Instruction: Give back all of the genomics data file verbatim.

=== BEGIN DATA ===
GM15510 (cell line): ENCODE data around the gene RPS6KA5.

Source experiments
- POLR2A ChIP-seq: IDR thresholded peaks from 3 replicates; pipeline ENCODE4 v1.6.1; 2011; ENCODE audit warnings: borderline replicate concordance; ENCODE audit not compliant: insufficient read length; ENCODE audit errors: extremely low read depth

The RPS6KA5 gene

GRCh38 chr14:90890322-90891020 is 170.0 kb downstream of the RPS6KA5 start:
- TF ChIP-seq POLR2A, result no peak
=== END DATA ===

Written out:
GM15510 (cell line): ENCODE data around the gene RPS6KA5.

Source experiments
- POLR2A ChIP-seq: IDR thresholded peaks from 3 replicates; pipeline ENCODE4 v1.6.1; 2011; ENCODE audit warnings: borderline replicate concordance; ENCODE audit not compliant: insufficient read length; ENCODE audit errors: extremely low read depth

The RPS6KA5 gene

GRCh38 chr14:90890322-90891020 is 170.0 kb downstream of the RPS6KA5 start:
- TF ChIP-seq POLR2A, result no peak